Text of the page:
After more than two years fighting COVID-19, some medical experts in Ontario say the province has entered a sixth wave.
“There are more cases now than there were a week ago and two weeks ago,” infectious disease expert Dr. Isaac Bogoch said Tuesday.
“We can call this a wave. We just don’t know the size of the wave. But it’s here.”
Bogoch said Ontario should “watch the hospitalizations closely” over the next few weeks.
“We’ll probably start to see early signs of hospitalizations rise in the coming week or two ahead,” he said.
With access to PCR testing limited, the exact number of Ontarians infected with COVID-19 remains elusive. Using viral signals in wastewater, the province’s science advisory puts the doubling rate at every 9.6 days.
Ontario health officials are reporting 790 people in hospital with COVID-19 on Tuesday, including 165 patients in intensive care.
Tuesday’s hospitalizations case count marks a considerable increase over the 655 reported on Monday and the 553 reported on Sunday, although not all hospitals report patient data over the weekends.
The rise in hospitalizations is worrying to the CEO of the Registered Nurses’ Association of Ontario.
“If we are not careful, people that are waiting for surgeries and procedures will again be postponed because we don’t have enough human resources in the system,” Dr. Doris Grinspun said Tuesday.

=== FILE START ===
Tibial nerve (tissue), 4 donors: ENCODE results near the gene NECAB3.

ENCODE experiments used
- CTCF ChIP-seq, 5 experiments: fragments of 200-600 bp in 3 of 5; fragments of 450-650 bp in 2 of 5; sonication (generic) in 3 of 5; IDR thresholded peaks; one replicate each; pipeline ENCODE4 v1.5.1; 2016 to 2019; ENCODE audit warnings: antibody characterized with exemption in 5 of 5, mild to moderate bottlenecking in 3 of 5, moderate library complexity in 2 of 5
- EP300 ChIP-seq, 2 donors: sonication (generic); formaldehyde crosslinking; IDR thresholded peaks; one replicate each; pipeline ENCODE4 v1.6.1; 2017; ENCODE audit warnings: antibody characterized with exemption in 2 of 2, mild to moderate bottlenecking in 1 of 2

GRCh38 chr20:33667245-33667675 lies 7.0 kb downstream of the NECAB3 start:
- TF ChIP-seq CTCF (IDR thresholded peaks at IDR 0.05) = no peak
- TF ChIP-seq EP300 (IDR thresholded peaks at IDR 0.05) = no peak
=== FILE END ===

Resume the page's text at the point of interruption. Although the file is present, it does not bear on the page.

Meanwhile, a spokesperson for the Ministry of Health says the province has the tools to handle the impact of COVID-19.
“The latest modelling shows that our hospitals and health system can manage any of the projected scenarios, while not compromising our ability to continue addressing the surgical backlog caused by the pandemic,” Bill Campbell writes in a statement.
Campbell stresses that Ontario’s Chief Medical Officer of Health Dr. Kieran Moore expected key indicators to rise as restrictions lift and people spend more time together.
“Dr. Moore said this was going to happen … this doesn’t come to anyone’s surprise,” Bogoch said.
While cases and hospitilizations are going up, Bogoch said he thinks Ontario should “never see businesses or schools ever shuttered again.”
“I really don’t think that would be appropriate at all, and I hope to never see that ever again,” he said.
With files from CTV News Toronto’s Sean Davidson
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